SC ignored, death-row prisoners segregated | India News
The 170-page report of the prison reforms committee headed by retired SC judge Amitava Roy, which was recently placed before a bench headed by Chief Justice S A Bobde through amicus curiae Gaurav Agrawal, said, “Except Jharkhand, all other states have a policy for segragation of death row convicts from other inmates.” The committee surveyed prisons of Assam, Bihar, Delhi, Jammu and Kashmir, Jharkhand, Karnataka, Kerala, Madhya Pradesh, Maharashtra, Punjab, Uttar Pradesh and West Bengal.
It said the policy to segregate condemned prisoners from other inmates was in violation of landmark decisions of the SC, starting with the Sunil Batra case judgment in 1978. In that case, the SC had said that “death row convicts cannot be segregated” and that they are “entitled to the amenities of ordinary inmates in prison like games, books, newspapers, reasonably good food, the right to expression – artistic or other, normal clothing and bed”.
In Ajay Kumar Pal case in 2014, the SC had ruled that a convict sentenced to death could not be segregated till his/her mercy petition to the President was disposed of. “Segregating a prisoner before that would be a complete transgression of the right under Article 21… causing incalculable harm to the prisoner,” it had said.
Last year, while dealing with inhuman condition in prisons, the SC had said, “There is no difference between a separate cell and solitary confinement. Therefore, a convict on death row is entitled to move within the confines of the prison like any other convict undergoing rigorous imprisonment. However, certain restrictions may be necessary for security reasons, but even then, it would be necessary to comply with natural justice.”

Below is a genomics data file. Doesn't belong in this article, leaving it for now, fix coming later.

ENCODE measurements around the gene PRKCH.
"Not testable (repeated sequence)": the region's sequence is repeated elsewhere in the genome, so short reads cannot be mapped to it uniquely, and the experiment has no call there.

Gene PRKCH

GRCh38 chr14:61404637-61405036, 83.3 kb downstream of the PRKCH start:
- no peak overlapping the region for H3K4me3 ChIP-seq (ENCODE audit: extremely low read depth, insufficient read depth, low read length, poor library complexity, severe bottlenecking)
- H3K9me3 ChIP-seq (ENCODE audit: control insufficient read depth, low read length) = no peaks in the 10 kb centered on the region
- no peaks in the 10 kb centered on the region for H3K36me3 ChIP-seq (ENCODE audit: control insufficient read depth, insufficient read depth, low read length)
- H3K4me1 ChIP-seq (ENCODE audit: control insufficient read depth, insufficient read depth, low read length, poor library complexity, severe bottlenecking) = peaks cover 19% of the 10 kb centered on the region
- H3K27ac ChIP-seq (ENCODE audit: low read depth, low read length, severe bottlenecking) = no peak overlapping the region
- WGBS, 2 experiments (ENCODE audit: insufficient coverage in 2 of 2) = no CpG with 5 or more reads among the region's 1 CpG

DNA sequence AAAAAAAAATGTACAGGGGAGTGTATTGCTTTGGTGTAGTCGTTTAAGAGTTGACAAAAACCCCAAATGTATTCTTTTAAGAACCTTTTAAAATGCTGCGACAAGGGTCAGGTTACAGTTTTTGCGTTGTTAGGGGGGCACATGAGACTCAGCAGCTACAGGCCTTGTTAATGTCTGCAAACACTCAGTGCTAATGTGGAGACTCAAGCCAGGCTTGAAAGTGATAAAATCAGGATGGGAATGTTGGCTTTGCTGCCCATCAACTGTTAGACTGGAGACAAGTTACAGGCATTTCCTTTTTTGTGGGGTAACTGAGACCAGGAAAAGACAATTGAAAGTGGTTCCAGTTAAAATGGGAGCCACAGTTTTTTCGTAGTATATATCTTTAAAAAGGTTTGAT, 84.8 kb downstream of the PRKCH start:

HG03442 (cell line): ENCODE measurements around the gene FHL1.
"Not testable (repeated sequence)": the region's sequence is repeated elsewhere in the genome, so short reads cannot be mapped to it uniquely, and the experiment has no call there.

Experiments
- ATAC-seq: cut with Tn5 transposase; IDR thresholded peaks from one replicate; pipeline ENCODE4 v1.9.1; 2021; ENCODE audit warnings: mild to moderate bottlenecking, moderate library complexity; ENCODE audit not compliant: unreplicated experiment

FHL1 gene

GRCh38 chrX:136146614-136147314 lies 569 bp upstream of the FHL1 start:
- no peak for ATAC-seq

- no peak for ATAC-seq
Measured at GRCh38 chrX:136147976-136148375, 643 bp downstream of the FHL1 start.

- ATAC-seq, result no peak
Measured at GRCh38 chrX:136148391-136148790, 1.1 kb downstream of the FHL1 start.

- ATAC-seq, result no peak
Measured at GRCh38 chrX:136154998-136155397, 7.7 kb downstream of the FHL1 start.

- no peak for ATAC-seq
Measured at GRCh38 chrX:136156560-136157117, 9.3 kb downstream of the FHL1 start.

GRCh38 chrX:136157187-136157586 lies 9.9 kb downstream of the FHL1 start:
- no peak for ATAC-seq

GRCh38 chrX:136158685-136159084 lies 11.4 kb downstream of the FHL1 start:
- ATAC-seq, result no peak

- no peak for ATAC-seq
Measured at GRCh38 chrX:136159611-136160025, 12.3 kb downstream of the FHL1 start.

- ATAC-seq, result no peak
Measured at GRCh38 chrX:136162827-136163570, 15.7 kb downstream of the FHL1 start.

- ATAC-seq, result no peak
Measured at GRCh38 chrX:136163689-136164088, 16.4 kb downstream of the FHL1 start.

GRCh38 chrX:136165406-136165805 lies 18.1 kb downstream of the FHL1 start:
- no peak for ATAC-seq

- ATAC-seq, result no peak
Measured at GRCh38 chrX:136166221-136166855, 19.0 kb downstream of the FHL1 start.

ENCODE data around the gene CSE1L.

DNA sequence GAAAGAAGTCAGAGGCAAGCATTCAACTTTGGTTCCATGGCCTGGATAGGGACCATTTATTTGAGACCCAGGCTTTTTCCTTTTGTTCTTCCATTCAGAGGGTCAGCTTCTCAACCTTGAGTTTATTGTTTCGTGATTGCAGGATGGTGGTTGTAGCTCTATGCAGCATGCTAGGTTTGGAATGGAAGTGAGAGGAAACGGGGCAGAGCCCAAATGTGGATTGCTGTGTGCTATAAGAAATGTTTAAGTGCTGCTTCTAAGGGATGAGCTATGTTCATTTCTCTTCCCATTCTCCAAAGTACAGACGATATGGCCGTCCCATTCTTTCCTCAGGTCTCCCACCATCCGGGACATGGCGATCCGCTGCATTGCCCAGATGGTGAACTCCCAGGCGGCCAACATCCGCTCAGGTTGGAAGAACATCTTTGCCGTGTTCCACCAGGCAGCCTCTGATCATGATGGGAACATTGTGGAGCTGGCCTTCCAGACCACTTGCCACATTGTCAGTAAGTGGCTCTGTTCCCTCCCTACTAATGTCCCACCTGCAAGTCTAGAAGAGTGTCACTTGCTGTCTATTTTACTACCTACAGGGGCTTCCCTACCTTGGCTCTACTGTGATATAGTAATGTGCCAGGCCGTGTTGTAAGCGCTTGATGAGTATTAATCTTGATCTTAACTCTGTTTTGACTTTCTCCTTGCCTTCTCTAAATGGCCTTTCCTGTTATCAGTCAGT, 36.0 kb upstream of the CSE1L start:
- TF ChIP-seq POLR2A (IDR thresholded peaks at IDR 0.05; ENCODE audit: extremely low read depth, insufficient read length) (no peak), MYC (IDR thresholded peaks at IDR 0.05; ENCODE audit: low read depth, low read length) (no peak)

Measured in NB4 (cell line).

The Model Prison Manual, 2016, recommended segregation of each convict sentenced to death (whether or not the sentence of death has been confirmed by the high court) from the date of his admission to a prison, the committee said in its report. However, it pointed out that Delhi Prison Rules, 2018, adopted a more humane approach by stipulating that segregation of a death row convict would be effected when all legal remedies were exhausted and the convict was under a finally executable death sentence.
This means, the Nirbhaya case convicts, who have moved mercy petitions before the President after dismissal of their curative pleas by the SC, could not be kept under segregation and can avail facilities like education, legal, sports, canteen, interviews, labour, remission etc which are available to other prisoners.
The committee also found that of the 12 states, only Delhi and Kerala allocated work to all death row convicts lodged in their prisons, while in other states, only 25% of condemned prisoners were allocated work. “J&K and Karnataka have no policy for allocation of work to death row convicts, which is a violation of the fundamental right,” it said.
Of the 222 condemned prisoners, Maharashtra houses the highest (71), followed by Uttar Pradesh (27), Bihar and Karnataka (22 each), West Bengal and Kerala (18 each), Jharkhand (15) and Delhi (12). Of the 222, appeals against death sentence of 139 convicts are pending in the SC (31) and HCs (108).